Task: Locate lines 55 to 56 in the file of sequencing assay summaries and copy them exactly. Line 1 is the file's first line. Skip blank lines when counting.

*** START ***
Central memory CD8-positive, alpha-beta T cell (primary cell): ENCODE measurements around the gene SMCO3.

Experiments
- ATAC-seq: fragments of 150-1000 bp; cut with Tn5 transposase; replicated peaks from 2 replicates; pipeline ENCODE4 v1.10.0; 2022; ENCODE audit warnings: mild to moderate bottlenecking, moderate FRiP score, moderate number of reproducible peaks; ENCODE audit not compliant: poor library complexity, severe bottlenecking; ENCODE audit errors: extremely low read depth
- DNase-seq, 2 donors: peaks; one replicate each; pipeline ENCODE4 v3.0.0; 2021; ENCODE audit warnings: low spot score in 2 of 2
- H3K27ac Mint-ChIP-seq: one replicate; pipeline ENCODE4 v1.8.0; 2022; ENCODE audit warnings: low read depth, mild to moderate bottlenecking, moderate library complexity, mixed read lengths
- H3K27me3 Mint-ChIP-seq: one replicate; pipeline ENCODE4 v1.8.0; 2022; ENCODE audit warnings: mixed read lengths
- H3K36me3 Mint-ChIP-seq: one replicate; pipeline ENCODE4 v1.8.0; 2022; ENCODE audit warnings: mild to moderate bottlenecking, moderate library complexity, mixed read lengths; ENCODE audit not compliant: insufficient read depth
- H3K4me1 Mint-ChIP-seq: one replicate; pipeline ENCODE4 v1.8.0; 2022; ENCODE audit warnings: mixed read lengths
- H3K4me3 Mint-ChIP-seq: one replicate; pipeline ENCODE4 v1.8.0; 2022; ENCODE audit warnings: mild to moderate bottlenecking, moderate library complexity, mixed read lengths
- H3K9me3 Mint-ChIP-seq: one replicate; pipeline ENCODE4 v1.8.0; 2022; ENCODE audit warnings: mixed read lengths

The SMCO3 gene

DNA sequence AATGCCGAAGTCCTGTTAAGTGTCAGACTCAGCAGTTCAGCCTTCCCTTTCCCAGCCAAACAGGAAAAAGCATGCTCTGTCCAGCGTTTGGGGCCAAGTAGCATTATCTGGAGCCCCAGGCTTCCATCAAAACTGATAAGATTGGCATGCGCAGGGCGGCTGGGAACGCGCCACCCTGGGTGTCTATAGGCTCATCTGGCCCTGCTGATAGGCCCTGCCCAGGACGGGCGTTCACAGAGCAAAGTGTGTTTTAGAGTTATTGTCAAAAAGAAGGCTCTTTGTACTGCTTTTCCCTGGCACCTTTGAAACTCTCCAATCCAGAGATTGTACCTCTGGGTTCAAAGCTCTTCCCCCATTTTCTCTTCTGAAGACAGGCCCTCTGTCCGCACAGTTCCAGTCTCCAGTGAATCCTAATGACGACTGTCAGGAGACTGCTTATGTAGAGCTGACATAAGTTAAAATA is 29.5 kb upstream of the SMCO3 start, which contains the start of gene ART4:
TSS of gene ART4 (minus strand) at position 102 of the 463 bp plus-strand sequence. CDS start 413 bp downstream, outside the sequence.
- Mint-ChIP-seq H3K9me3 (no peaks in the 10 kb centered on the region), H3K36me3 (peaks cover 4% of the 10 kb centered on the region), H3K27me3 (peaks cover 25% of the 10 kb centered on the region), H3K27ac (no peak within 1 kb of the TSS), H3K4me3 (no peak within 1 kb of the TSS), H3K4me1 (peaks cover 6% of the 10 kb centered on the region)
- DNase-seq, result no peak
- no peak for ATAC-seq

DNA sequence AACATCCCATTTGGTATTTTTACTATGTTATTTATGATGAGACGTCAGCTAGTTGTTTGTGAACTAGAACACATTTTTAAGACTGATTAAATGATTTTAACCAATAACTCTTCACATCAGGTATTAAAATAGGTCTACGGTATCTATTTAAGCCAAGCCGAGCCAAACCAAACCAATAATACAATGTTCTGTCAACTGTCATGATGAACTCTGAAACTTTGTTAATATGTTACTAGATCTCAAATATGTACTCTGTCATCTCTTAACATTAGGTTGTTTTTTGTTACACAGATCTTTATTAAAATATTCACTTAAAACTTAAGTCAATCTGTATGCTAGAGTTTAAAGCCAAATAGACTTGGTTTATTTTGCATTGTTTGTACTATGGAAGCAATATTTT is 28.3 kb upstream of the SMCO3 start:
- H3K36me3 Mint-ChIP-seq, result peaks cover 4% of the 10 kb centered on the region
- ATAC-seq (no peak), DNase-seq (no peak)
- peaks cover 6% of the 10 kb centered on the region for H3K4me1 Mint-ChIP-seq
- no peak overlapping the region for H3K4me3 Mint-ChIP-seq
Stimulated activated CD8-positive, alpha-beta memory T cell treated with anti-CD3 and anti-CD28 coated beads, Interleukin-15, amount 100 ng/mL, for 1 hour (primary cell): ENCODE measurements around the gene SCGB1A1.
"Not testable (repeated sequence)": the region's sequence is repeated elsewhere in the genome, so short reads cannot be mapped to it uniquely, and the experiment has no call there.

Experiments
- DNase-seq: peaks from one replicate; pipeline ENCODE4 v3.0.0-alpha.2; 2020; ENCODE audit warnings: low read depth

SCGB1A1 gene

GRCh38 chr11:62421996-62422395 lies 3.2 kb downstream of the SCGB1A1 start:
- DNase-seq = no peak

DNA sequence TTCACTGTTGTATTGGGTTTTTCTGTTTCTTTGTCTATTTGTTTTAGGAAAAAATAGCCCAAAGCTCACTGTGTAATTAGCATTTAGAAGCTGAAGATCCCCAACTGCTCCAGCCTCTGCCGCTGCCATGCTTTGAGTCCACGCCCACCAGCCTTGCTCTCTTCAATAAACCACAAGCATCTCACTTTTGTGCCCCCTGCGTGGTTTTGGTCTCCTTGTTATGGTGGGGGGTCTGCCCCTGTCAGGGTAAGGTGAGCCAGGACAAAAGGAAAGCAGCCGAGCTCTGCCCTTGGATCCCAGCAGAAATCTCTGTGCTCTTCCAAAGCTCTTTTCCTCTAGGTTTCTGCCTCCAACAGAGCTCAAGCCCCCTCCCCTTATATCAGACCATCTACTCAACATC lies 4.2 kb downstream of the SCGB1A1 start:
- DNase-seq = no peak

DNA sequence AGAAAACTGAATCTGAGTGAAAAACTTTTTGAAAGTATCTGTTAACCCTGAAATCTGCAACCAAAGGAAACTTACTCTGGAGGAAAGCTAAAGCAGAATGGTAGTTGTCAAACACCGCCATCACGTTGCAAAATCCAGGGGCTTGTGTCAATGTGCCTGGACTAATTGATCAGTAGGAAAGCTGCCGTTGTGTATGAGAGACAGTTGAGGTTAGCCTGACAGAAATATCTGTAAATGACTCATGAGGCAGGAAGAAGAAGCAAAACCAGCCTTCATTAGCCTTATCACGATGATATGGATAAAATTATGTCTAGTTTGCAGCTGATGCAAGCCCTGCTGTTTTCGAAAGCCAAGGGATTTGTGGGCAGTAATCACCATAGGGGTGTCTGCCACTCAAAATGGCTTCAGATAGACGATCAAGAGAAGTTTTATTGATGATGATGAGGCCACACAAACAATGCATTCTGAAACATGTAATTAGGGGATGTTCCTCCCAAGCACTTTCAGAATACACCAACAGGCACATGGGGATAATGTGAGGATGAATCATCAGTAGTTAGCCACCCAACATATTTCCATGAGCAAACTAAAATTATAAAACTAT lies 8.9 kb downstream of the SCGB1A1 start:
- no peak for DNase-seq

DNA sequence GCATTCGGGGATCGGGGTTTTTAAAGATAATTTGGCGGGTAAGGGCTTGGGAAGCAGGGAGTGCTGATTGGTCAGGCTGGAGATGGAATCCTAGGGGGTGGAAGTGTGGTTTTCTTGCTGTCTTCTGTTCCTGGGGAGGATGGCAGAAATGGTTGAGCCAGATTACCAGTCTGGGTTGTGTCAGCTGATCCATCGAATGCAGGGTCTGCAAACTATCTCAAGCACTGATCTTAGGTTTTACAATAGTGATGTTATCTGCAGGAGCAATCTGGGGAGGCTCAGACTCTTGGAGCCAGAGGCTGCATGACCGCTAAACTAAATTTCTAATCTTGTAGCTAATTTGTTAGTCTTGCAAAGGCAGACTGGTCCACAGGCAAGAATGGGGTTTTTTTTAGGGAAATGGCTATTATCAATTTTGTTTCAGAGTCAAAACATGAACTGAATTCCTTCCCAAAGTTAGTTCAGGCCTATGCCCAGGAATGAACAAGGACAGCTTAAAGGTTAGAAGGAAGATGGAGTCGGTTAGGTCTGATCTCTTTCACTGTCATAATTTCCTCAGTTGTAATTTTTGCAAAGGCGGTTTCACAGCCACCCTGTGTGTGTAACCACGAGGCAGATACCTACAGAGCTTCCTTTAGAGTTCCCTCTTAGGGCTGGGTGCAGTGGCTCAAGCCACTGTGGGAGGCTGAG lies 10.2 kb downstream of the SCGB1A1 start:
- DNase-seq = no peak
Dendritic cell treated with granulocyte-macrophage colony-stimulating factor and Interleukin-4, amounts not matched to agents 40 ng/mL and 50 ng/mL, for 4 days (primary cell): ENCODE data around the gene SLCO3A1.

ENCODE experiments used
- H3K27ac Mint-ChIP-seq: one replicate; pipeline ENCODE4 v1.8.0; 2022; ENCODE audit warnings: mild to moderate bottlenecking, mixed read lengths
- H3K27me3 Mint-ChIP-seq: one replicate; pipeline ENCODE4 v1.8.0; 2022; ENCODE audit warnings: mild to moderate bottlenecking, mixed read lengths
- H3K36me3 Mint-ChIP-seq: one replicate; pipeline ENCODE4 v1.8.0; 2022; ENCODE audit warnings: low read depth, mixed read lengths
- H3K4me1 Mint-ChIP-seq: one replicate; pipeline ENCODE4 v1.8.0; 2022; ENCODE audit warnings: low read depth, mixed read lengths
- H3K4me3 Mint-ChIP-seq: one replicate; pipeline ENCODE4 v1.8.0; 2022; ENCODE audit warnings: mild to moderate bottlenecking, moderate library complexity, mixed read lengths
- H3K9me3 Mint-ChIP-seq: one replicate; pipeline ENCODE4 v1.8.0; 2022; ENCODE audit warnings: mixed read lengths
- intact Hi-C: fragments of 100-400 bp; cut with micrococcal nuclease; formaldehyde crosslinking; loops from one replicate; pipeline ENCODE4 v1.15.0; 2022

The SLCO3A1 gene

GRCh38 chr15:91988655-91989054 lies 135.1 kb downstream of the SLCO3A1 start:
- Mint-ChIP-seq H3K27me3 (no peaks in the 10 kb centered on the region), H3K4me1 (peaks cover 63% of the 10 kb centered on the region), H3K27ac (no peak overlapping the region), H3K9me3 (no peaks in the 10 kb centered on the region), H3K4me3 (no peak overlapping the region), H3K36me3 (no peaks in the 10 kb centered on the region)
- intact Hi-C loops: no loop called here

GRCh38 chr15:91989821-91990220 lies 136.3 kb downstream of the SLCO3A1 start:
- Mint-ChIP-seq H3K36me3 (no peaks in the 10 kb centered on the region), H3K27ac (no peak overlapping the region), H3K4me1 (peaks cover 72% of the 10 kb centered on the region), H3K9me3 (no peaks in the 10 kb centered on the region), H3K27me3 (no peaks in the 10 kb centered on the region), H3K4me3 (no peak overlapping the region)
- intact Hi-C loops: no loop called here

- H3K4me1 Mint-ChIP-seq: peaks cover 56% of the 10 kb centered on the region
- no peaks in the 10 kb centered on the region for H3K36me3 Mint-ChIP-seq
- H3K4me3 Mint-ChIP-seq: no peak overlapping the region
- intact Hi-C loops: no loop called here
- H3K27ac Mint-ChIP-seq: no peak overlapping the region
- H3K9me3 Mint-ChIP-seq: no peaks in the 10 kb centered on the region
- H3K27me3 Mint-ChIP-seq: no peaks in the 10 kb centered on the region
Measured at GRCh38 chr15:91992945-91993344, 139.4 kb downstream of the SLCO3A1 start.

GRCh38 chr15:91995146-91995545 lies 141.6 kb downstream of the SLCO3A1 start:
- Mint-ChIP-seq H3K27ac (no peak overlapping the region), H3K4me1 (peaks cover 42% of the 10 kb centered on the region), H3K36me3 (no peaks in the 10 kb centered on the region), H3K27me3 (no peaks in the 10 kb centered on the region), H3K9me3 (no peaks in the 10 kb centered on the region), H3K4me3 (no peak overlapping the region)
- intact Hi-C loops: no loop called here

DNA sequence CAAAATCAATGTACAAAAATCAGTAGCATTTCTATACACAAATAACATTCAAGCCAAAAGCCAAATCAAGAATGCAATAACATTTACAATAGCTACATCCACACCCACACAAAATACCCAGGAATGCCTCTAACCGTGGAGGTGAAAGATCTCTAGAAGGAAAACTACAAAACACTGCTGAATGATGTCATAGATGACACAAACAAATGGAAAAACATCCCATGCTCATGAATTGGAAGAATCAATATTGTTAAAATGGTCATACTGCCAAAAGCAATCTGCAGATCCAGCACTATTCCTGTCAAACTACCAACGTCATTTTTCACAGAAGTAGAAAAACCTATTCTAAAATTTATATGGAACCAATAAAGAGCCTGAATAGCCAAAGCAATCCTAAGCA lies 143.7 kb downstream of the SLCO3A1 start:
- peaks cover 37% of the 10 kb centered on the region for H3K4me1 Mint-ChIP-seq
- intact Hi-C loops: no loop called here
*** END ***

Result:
- H3K27ac Mint-ChIP-seq: no peak overlapping the region
- H3K9me3 Mint-ChIP-seq: no peaks in the 10 kb centered on the region